“Over the past year, the government has harassed, targeted and even imprisoned a wide range of individuals considered possible ‘threats’ – including opposition politicians, human rights defenders, lawyers and journalists,” said Josef Benedict, Asia-Pacific Campaigner for Amnesty International, based in Malaysia’s capital city of Kuala Lumpur.
Behind this unprecedented crackdown are signs of a ruling party losing grip on power, as its rule, built on an economy dependent on natural resource exports and a fragile racial and religious balance, threatens to unravel. Read the rest of this entry »
Amanda Whiting, University of Melbourne
East Asia Forum
13 April 2015
These are dangerous times for the rule of law in Malaysia. The Federal Court’s decision on 10 February 2015 to affirm Opposition leader Anwar Ibrahim’s criminal conviction for ‘carnal intercourse against the order of nature’ is shocking, but entirely predictable.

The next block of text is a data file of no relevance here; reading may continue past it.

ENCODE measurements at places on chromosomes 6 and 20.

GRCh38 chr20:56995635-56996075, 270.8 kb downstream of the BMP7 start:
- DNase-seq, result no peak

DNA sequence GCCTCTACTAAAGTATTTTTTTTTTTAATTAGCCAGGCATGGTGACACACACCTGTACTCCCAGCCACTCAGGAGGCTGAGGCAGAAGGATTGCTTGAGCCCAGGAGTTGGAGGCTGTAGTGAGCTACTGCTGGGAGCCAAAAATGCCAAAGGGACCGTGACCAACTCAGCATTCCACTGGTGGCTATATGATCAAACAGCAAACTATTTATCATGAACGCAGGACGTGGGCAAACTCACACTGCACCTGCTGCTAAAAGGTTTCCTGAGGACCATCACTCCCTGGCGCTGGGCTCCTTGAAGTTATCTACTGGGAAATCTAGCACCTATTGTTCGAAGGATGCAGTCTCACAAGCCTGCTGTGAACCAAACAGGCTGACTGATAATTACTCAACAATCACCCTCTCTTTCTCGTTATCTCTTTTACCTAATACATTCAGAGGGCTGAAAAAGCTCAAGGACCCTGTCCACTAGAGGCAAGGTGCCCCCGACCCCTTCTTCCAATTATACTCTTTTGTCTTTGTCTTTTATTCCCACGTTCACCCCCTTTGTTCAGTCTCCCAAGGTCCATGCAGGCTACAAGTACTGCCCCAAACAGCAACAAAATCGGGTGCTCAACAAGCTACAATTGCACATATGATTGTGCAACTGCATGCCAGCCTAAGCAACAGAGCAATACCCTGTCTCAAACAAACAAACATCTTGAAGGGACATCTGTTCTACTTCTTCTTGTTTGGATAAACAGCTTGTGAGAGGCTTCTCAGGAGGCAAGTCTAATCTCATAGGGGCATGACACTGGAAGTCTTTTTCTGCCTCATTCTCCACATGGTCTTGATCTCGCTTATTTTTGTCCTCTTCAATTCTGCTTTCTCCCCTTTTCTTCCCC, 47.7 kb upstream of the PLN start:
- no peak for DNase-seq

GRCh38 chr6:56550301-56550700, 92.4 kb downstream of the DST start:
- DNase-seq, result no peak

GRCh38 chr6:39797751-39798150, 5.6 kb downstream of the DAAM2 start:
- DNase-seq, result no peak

For a while, it seemed that domestic and international condemnation of the harassment of Anwar and the political misuse of draconian laws against opposition politicians and social activists had worked to improve Malaysia’s legal system. The United Malays National Organisation (UMNO) government appeared to have taken on board the response to the 1998–2004 ‘Sodomy I’ legal proceedings against Anwar, and broader criticisms of its authoritarian rule. But the ‘Sodomy II’ proceedings and their aftermath suggest otherwise. Read the rest of this entry »
Let Khalid reveal who were the police officers sent to Sydney to question Sirul and when to prove Sirul was wrong in accusing the IGP of lying
The Inspector-General of Police, Tan Sri Khalid Abu Bakar is on the losing side in his spat with former police commando, convicted murderer of Mongolian Altantuya Shaariibuu and fugitive in Australia, Sirul Azhar Umar.